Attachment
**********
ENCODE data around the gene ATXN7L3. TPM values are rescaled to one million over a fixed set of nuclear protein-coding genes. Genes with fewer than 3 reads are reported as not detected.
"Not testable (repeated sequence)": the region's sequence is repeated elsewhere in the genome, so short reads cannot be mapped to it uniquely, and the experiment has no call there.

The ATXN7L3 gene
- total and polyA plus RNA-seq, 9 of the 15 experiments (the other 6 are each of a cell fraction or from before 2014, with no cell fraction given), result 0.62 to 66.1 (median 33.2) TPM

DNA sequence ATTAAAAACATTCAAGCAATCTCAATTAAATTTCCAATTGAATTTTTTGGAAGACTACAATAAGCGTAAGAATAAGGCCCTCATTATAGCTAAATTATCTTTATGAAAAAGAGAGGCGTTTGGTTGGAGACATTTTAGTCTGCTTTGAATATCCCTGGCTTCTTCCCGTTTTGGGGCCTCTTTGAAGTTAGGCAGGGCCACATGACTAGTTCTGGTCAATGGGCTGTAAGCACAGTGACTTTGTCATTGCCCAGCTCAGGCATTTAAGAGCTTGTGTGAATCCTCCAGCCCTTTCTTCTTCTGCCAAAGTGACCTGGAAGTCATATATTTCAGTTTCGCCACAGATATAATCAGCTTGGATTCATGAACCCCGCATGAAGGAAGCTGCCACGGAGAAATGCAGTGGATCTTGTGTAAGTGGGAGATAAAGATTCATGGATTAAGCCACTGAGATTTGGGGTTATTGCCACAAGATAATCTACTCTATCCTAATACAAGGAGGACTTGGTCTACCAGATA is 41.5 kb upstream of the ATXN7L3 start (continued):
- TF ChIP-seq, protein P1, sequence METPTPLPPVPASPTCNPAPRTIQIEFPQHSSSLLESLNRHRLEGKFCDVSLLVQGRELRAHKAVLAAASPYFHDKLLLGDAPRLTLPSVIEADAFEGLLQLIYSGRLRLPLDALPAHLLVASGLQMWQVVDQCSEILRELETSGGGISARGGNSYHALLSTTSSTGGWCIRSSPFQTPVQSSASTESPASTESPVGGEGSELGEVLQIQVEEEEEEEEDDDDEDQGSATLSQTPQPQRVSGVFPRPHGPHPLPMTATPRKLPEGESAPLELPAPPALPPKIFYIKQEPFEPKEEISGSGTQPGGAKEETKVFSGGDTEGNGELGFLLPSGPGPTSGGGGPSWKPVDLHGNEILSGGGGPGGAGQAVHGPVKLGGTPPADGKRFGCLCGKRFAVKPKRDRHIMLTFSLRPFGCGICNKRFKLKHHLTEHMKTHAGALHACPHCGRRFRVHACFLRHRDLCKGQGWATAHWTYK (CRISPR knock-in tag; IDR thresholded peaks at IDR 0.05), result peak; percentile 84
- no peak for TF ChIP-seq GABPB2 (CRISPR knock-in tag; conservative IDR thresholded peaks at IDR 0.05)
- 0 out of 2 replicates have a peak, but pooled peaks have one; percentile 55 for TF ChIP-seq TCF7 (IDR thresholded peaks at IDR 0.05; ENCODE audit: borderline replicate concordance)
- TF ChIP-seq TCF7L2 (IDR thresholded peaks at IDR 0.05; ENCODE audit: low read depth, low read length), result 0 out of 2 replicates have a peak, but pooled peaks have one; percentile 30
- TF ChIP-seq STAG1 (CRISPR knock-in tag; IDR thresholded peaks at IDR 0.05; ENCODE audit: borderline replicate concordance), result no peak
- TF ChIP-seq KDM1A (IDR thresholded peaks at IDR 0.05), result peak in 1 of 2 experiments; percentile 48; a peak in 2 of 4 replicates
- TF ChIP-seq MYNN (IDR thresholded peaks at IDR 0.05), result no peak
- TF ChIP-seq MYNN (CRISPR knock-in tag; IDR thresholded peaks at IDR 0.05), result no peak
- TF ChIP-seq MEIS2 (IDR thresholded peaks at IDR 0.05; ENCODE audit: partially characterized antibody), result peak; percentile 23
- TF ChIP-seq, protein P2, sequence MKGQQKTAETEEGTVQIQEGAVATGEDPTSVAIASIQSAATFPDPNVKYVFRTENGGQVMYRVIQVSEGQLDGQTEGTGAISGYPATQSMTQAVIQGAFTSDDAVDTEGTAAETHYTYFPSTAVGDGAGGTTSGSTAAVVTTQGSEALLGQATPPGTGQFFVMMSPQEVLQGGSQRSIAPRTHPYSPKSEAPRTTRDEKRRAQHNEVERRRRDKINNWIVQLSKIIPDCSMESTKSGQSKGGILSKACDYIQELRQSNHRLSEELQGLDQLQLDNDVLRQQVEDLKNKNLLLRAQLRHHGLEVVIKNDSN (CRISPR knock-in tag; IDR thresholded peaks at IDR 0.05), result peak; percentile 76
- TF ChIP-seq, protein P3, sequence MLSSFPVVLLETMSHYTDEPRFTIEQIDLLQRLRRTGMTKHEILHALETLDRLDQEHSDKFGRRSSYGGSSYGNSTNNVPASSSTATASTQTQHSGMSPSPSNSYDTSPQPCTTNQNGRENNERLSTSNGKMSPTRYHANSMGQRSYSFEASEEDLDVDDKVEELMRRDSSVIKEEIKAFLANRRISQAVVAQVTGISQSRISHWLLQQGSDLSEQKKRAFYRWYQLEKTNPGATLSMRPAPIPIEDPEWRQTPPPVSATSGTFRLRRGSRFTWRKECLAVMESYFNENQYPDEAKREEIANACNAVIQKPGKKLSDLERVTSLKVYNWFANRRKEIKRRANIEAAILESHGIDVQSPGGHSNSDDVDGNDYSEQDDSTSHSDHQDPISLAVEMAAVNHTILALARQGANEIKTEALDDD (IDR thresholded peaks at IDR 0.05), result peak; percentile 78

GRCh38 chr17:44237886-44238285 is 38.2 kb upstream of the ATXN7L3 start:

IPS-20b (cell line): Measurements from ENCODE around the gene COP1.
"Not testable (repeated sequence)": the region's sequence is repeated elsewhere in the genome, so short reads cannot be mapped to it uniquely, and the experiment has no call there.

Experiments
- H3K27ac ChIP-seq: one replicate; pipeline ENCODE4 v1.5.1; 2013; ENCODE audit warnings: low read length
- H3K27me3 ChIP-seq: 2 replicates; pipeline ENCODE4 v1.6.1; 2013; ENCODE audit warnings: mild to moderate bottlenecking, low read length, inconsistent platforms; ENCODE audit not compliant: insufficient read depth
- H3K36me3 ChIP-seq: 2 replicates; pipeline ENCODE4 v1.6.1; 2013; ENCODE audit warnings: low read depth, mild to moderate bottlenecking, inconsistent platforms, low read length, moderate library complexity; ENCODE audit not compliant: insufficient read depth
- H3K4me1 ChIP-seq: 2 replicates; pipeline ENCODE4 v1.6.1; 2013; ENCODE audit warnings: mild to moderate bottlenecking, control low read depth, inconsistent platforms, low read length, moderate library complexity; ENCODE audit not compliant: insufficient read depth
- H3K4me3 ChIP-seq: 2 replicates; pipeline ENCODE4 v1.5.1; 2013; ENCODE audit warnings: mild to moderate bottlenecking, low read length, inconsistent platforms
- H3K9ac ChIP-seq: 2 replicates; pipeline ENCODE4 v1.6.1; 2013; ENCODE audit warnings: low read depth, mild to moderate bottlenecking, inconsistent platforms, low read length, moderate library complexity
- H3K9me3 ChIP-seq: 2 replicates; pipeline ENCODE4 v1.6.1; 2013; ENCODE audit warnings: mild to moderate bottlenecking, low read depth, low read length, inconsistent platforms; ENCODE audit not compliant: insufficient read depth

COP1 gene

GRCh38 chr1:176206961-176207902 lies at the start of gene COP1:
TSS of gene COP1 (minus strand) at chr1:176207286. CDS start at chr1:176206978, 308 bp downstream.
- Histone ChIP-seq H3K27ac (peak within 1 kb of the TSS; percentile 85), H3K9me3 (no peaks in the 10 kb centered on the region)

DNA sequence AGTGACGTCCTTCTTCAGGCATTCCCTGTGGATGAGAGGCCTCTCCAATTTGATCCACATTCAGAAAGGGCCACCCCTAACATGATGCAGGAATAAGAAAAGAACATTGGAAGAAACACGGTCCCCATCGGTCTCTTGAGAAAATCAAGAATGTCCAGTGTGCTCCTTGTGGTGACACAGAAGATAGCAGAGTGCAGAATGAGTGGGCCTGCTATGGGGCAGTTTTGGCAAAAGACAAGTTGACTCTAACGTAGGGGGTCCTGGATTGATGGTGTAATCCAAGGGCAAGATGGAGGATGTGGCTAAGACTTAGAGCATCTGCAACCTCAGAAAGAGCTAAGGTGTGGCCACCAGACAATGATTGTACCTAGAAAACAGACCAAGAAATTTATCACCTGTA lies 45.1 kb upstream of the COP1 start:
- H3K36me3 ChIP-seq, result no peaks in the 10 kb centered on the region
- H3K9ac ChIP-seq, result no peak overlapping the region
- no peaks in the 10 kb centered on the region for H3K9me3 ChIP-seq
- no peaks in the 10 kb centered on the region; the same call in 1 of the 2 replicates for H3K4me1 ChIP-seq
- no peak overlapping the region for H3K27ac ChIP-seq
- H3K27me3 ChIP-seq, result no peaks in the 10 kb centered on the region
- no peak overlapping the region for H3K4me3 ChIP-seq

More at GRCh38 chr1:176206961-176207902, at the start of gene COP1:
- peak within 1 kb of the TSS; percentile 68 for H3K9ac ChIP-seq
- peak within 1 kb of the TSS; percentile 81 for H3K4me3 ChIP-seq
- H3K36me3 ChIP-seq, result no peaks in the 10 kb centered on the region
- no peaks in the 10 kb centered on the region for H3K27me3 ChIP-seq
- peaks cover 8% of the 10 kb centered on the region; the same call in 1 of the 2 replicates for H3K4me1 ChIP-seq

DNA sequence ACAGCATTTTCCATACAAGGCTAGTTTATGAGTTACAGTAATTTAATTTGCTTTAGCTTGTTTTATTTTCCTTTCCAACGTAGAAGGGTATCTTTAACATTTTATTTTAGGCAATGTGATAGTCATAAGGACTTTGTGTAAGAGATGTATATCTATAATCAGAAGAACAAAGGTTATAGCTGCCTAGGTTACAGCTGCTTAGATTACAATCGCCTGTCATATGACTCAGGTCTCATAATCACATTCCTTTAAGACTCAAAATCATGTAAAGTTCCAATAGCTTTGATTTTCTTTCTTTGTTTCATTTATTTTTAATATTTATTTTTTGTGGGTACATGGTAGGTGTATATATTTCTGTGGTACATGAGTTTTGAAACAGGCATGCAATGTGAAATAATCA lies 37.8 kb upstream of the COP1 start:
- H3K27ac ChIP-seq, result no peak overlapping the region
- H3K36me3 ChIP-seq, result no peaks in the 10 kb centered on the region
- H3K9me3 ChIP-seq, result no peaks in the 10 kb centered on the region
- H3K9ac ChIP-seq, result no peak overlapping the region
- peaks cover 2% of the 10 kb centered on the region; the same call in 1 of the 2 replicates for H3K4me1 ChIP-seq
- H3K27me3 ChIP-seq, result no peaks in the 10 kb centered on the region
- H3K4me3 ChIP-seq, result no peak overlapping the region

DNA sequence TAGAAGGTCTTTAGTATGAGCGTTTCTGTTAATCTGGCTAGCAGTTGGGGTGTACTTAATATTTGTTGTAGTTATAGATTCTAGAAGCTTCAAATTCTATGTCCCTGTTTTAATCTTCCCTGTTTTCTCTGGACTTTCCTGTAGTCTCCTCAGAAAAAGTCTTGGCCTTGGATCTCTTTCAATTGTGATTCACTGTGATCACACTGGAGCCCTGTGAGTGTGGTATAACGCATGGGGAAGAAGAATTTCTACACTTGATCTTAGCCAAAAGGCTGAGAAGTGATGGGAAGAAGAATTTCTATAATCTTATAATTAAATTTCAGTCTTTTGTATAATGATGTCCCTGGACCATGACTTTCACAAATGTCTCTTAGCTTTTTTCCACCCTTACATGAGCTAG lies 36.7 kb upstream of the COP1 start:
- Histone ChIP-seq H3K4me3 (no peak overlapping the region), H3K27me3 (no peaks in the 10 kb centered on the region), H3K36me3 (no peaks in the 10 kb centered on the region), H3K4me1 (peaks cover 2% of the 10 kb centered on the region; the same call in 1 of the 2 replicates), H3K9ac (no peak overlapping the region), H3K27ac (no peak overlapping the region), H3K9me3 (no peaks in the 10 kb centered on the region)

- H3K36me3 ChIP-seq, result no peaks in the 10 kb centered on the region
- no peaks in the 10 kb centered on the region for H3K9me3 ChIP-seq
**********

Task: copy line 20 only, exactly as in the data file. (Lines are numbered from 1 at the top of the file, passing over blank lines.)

Experiments